By Sue Moore
A technical communications company, Prima Communications Inc., is headquartered on Grand Street in Schoolcraft, right next to the Salted Cupcake and Bud’s Bar. But from that location, they serve clients throughout the world.
Charlotte Hubbard, CEO, founded the company in 1991, leading it on a long journey through various ups and downs.
Hubbard had intended to become an engineer, but upon graduation from the General Motors Institute, she realized she would rather write and train than develop products and processes.
So Hubbard founded the company to “build bridges between the people with the information and the people who need it,” she said.
Initially, it was just Hubbard and three, four, and then five other writers.
“We made cold calls to all the little engineering companies around,” Hubbard said. “They were happy to find people who loved to write and it paid the bills.”
Eventually, Prima was hired by The Upjohn Company to provide technical writing and training.
Within a few years, the staff swelled to 143 employees with new people hired to give the company the proper direction. In 1993, John Kroggel was hired as an administrator.
“John is top-notch at administration,” Hubbard said. “I prefer sales and production—he keeps the infrastructure running.”
Another big step was taken in 1999 when Kristen Crandle of Schoolcraft, was hired as employee number 40 to oversee finances and human resources, and to organize the company’s business practices.
Things worked well until late 2003, when Prima had to make a significant change in order to survive.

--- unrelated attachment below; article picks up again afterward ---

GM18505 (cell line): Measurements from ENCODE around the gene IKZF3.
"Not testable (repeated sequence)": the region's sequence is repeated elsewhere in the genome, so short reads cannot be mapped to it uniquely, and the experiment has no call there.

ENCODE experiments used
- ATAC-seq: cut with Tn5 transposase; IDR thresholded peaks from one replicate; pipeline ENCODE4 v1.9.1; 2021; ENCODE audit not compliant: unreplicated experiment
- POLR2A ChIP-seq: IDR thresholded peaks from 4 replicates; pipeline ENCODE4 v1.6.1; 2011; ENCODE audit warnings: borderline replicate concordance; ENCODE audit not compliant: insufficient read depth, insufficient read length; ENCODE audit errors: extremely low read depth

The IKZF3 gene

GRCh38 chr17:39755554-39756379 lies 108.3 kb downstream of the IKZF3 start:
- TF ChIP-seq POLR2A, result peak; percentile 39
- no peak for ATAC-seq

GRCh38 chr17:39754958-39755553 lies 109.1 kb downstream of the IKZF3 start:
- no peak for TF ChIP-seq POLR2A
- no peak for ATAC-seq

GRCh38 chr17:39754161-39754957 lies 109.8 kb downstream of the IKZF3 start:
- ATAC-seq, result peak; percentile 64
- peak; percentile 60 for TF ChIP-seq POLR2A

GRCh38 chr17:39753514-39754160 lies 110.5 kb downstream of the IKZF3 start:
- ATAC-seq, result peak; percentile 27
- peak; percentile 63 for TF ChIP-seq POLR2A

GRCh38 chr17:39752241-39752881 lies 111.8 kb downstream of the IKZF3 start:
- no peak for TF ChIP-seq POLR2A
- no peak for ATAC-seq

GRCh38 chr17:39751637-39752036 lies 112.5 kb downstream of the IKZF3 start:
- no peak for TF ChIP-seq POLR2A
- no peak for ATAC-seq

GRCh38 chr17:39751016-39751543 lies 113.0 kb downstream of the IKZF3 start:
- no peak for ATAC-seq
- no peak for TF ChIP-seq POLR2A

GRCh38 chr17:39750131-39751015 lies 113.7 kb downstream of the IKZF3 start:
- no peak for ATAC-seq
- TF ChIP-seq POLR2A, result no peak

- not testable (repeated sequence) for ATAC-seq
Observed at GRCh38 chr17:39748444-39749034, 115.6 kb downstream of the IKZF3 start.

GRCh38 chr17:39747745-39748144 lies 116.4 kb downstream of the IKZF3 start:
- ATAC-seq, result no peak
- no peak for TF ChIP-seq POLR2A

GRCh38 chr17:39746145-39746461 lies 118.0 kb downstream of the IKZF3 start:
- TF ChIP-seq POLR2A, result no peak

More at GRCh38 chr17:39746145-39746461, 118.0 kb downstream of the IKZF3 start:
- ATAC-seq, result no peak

Prima’s business model, while well aligned with Pharmacia, its major client at the time, did not match up as well with Pfizer. Pfizer preferred to work through a master vendor and Prima needed to adjust to a playing field that was tilted in favor of national suppliers for contracted resources.
This was a very challenging time as Prima re-focused on its core competency, technical writing, and worked with the master vendor program to be allowed to compete in that segment only—technical writing.
Unfortunately the process was difficult and Prima had to release many employees.
“We formed a Business Development Team (BDT) to decide what to do next,” Crandle said. “We wanted to keep key people. We tried everything to build business – cold calls, attending conferences, word of mouth. As the shock wore off about the changes, we began to stabilize the business and rebuild; including working successfully through the master vendor program at Pfizer and rehiring a number of former employees.”
Crandle and Kroggel believe they have weathered the worst as the economy comes back and former Pharmacia and Pfizer employees, who now work for other companies, are calling on Prima to complete work for them.
Another advancement for Prima has been partnering with Patrick Sweeney and his firm, Explainers, The Bishop Company, which has been writing and illustrating technical manuals for many years in Kalamazoo. In 2011, he joined forces with Prima where he could have the services of someone like Crandle to manage the operation and could devote his time to writing.
Sweeney was writing technical manuals in the pre-wireless world and became the go-to person for the Federal Communications Commission (FCC) when it wrote its report on the origins of wi-fi, explaining the system to Congress.
His business contacts have been helpful in the rebuilding process, Kroggel said.
Prima continues to write procedures and manuals that meet FDA standards, said Kroggel.
“Our teams are currently on site in Kalamazoo, St. Louis, and Indianapolis, among other locations,” he said. “We help clients prove that their machinery is operating as designed and that their employees have the tools (documents) to operate it correctly. This requires us to develop procedures and work instructions that meet regulatory requirements. This can be accomplished through traditional text documents, visual work aids, or a combination of the two disciplines.”
Prima now has clients around the world in industries ranging from aerospace to electricity, and pharmaceuticals to farming.